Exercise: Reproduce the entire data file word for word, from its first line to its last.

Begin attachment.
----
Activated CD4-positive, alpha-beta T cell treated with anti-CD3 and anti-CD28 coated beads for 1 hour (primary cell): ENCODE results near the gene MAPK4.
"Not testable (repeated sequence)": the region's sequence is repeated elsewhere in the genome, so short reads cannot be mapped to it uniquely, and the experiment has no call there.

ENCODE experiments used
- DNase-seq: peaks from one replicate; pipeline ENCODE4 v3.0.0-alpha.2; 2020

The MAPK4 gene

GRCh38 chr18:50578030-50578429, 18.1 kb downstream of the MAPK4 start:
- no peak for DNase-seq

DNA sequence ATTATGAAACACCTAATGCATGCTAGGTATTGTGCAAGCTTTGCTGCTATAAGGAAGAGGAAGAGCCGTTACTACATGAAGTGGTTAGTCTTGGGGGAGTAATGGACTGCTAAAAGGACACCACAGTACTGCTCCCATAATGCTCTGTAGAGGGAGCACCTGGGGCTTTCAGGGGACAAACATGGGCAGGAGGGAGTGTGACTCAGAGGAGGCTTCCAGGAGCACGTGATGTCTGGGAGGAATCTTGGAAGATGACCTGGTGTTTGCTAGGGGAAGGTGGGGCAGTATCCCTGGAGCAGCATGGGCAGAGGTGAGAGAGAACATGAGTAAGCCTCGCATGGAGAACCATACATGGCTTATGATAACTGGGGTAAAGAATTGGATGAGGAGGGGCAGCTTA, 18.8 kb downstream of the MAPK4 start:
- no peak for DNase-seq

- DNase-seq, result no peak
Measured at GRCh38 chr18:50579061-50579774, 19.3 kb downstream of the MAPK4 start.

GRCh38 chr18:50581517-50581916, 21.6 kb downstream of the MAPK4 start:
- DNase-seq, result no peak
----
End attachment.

Activated CD4-positive, alpha-beta T cell treated with anti-CD3 and anti-CD28 coated beads for 1 hour (primary cell): ENCODE results near the gene MAPK4.
"Not testable (repeated sequence)": the region's sequence is repeated elsewhere in the genome, so short reads cannot be mapped to it uniquely, and the experiment has no call there.

ENCODE experiments used
- DNase-seq: peaks from one replicate; pipeline ENCODE4 v3.0.0-alpha.2; 2020

The MAPK4 gene

GRCh38 chr18:50578030-50578429, 18.1 kb downstream of the MAPK4 start:
- no peak for DNase-seq

DNA sequence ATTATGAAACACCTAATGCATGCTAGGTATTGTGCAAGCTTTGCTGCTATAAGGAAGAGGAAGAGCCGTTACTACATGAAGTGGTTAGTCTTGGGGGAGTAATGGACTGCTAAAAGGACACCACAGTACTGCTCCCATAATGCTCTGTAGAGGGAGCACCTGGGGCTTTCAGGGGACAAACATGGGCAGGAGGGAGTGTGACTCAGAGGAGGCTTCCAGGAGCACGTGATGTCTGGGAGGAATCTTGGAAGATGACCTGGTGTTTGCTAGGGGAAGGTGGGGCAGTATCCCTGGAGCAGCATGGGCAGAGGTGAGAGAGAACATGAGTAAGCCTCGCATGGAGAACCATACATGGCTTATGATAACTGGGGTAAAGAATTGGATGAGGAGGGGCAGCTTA, 18.8 kb downstream of the MAPK4 start:
- no peak for DNase-seq

- DNase-seq, result no peak
Measured at GRCh38 chr18:50579061-50579774, 19.3 kb downstream of the MAPK4 start.

GRCh38 chr18:50581517-50581916, 21.6 kb downstream of the MAPK4 start:
- DNase-seq, result no peak